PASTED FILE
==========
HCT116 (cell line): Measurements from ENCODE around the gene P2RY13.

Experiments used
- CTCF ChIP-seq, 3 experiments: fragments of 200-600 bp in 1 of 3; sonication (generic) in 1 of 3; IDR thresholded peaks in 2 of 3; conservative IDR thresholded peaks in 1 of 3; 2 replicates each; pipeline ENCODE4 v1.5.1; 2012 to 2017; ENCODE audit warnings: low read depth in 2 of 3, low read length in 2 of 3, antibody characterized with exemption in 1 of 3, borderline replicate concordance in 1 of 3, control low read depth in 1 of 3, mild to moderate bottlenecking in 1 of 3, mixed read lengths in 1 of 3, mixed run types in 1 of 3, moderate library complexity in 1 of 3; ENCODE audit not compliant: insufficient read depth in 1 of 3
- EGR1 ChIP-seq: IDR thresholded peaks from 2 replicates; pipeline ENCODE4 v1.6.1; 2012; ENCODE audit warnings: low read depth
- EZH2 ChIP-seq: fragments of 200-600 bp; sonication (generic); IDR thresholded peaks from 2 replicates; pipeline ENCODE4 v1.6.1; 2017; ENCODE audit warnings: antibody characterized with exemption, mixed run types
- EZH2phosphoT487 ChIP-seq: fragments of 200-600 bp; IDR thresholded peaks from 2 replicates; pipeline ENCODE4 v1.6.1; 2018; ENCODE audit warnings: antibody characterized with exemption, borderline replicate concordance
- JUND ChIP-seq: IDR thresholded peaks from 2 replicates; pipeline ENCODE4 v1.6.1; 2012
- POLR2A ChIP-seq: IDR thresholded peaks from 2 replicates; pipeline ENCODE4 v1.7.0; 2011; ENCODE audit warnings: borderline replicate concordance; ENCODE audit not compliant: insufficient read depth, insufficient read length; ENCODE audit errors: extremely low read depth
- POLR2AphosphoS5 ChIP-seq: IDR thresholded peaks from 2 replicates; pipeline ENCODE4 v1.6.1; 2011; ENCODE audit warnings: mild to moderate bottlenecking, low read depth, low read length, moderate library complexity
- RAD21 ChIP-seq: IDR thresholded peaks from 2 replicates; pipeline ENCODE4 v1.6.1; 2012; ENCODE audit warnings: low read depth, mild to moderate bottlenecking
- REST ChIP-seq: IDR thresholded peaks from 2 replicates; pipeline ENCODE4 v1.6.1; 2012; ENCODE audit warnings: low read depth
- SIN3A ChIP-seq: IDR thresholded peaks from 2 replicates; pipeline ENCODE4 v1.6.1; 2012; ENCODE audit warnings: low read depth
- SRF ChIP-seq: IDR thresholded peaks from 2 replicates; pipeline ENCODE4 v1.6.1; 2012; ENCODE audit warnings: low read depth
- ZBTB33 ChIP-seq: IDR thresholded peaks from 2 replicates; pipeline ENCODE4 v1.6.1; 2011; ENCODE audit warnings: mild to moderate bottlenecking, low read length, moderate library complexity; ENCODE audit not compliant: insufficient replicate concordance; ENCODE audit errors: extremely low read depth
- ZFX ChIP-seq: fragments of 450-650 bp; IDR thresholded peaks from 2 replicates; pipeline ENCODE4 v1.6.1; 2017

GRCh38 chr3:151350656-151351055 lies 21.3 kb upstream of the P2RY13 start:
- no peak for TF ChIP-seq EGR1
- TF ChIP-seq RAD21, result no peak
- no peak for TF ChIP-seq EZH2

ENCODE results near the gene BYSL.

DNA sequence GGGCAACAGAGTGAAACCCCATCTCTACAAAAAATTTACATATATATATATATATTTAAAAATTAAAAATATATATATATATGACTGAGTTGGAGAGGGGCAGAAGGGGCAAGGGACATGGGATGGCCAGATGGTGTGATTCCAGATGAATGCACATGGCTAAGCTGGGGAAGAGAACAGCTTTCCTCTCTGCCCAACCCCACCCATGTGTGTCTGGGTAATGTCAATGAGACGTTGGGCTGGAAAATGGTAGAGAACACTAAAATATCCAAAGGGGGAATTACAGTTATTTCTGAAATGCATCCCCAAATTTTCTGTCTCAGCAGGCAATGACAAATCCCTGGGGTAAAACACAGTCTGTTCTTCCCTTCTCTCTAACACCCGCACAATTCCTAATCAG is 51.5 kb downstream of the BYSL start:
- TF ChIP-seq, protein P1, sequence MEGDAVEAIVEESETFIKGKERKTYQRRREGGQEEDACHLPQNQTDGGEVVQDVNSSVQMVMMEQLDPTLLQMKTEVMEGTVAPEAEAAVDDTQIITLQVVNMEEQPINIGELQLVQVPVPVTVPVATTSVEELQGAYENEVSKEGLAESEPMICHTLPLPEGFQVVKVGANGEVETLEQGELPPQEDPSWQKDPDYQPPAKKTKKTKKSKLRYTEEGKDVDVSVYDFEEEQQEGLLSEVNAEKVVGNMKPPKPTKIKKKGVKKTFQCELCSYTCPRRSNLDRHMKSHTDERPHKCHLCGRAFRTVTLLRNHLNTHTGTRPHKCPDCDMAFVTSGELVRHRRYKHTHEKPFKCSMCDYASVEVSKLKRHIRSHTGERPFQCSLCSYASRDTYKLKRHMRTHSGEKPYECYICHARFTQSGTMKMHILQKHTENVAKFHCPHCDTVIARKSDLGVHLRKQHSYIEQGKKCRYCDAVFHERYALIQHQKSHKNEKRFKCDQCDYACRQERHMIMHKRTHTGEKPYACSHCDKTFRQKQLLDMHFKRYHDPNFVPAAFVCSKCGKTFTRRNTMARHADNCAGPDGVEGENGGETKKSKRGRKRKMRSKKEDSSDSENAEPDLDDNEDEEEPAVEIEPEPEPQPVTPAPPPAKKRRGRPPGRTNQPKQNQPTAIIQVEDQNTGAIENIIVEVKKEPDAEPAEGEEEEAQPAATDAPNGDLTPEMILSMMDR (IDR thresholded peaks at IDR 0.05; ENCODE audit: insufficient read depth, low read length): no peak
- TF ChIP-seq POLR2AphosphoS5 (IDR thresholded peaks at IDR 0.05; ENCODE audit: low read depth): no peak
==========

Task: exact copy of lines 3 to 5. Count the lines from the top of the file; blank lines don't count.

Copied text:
- CTCF ChIP-seq, 3 experiments: fragments of 200-600 bp in 1 of 3; sonication (generic) in 1 of 3; IDR thresholded peaks in 2 of 3; conservative IDR thresholded peaks in 1 of 3; 2 replicates each; pipeline ENCODE4 v1.5.1; 2012 to 2017; ENCODE audit warnings: low read depth in 2 of 3, low read length in 2 of 3, antibody characterized with exemption in 1 of 3, borderline replicate concordance in 1 of 3, control low read depth in 1 of 3, mild to moderate bottlenecking in 1 of 3, mixed read lengths in 1 of 3, mixed run types in 1 of 3, moderate library complexity in 1 of 3; ENCODE audit not compliant: insufficient read depth in 1 of 3
- EGR1 ChIP-seq: IDR thresholded peaks from 2 replicates; pipeline ENCODE4 v1.6.1; 2012; ENCODE audit warnings: low read depth
- EZH2 ChIP-seq: fragments of 200-600 bp; sonication (generic); IDR thresholded peaks from 2 replicates; pipeline ENCODE4 v1.6.1; 2017; ENCODE audit warnings: antibody characterized with exemption, mixed run types